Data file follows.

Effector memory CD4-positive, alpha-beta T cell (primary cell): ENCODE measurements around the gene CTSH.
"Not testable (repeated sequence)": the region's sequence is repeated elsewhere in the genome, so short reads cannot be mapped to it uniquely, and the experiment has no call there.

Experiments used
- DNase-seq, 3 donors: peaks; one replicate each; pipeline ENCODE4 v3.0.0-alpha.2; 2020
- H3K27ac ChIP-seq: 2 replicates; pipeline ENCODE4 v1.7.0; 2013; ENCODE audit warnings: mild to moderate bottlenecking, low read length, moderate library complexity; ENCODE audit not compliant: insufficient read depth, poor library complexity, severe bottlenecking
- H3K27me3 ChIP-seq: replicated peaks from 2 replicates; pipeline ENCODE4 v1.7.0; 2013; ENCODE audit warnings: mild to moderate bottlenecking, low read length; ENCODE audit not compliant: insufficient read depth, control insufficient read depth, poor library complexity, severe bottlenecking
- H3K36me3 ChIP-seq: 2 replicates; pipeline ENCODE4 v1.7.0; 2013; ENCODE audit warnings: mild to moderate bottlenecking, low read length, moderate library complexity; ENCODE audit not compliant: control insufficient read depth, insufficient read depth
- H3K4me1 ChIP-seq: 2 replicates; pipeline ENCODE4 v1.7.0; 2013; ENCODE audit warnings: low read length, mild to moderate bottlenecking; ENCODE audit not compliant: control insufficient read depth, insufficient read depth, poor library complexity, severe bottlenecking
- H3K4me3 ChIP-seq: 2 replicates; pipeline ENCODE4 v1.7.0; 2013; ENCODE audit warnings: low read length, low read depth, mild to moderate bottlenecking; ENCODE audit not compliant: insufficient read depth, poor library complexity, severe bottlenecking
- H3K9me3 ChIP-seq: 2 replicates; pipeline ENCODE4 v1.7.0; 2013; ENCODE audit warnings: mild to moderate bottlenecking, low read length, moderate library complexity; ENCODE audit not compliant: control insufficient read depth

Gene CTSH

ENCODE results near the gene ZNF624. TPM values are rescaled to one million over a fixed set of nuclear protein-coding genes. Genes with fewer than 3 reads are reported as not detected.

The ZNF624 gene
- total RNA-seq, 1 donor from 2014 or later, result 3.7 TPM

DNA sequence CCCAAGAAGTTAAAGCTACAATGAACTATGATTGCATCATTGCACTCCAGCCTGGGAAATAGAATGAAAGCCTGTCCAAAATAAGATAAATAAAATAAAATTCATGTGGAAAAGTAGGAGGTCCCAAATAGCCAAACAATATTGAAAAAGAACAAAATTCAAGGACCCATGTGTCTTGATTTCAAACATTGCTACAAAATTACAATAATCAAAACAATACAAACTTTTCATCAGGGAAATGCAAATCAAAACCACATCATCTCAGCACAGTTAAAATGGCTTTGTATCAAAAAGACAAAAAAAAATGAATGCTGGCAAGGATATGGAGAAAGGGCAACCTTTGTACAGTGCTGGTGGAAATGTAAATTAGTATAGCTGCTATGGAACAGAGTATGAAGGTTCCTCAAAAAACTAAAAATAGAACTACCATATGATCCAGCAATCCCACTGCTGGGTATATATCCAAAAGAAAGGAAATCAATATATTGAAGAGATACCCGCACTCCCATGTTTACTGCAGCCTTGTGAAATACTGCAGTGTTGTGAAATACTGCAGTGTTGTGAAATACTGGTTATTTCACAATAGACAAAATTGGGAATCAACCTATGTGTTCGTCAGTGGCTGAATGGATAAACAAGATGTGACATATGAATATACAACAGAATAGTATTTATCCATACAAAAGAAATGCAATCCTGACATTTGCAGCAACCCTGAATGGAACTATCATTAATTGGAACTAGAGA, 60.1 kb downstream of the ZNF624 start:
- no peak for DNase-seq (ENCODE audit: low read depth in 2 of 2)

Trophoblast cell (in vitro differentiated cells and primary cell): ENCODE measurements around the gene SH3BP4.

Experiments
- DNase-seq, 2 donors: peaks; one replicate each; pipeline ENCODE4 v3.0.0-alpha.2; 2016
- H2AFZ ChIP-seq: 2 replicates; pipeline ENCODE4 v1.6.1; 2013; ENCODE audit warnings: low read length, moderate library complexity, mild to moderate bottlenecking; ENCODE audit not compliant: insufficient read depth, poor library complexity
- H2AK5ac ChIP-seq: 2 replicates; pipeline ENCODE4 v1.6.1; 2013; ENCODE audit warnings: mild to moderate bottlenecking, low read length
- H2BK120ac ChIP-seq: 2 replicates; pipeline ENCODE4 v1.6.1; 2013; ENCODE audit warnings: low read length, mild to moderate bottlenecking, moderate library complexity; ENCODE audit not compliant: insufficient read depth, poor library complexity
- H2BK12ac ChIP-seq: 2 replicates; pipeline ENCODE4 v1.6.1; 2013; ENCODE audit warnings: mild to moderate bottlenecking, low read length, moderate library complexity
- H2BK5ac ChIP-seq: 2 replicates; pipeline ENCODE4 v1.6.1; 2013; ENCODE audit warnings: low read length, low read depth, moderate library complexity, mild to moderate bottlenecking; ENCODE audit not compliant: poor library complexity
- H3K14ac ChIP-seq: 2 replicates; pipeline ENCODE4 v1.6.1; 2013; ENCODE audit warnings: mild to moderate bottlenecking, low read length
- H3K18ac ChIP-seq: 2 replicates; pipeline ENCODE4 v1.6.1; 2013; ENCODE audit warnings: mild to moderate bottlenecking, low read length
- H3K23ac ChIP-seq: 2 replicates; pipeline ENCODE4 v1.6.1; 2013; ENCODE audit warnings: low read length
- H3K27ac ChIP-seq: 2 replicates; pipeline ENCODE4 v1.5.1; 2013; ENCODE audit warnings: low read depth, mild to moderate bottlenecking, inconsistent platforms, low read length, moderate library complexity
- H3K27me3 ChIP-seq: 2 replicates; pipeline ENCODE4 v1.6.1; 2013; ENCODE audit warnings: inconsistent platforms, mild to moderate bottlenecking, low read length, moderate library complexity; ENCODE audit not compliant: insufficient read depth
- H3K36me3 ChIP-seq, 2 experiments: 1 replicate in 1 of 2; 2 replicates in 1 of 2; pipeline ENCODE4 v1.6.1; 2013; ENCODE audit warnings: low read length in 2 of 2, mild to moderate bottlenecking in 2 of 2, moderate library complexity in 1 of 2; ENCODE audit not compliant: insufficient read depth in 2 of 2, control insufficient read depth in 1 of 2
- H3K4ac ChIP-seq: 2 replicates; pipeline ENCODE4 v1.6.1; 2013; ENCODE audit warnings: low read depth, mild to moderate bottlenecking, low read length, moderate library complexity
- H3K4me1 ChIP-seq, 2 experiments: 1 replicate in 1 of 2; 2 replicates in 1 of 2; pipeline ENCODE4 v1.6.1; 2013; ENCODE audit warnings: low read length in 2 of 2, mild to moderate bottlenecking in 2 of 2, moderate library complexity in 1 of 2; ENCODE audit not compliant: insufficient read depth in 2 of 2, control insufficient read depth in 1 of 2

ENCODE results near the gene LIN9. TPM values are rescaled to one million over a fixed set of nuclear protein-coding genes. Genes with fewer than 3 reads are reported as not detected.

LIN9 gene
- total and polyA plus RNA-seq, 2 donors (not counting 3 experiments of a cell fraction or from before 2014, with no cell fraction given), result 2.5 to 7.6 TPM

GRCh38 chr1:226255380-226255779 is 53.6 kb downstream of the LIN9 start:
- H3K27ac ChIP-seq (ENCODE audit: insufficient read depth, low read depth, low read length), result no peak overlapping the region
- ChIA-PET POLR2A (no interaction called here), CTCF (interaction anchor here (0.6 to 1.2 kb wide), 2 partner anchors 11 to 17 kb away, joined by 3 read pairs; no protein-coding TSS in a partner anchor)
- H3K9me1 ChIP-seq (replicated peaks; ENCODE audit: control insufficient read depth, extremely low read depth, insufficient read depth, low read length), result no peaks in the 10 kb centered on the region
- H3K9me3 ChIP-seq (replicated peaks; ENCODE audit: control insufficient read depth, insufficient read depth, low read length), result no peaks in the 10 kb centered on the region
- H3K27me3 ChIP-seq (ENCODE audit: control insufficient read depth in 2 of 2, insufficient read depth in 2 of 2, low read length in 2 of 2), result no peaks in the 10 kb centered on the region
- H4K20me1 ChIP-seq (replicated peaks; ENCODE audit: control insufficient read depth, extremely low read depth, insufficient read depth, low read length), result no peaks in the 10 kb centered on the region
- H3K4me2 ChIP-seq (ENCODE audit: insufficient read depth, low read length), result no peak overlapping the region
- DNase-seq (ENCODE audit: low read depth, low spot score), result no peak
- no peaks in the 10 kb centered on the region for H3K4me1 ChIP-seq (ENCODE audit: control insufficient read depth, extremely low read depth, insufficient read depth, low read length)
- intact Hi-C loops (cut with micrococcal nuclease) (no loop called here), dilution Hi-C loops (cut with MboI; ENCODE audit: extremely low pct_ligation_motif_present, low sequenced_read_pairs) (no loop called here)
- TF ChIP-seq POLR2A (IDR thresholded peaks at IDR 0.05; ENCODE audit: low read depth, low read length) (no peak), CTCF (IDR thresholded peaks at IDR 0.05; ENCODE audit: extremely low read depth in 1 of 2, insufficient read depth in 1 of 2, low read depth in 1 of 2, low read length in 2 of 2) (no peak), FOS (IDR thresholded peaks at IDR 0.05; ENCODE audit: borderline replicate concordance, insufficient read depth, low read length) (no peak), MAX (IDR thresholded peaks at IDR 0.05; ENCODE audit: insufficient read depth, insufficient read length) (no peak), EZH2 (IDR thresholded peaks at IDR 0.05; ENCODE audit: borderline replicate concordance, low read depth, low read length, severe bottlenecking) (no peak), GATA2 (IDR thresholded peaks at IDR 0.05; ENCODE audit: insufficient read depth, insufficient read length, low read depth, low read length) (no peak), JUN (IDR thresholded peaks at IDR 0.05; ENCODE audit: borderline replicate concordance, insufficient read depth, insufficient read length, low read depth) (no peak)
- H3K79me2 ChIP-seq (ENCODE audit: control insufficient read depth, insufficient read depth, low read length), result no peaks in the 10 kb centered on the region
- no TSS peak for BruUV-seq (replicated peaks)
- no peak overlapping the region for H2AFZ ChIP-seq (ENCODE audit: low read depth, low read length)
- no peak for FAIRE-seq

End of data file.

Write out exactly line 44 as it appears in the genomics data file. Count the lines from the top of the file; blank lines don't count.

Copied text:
- DNase-seq (ENCODE audit: low read depth, low spot score), result no peak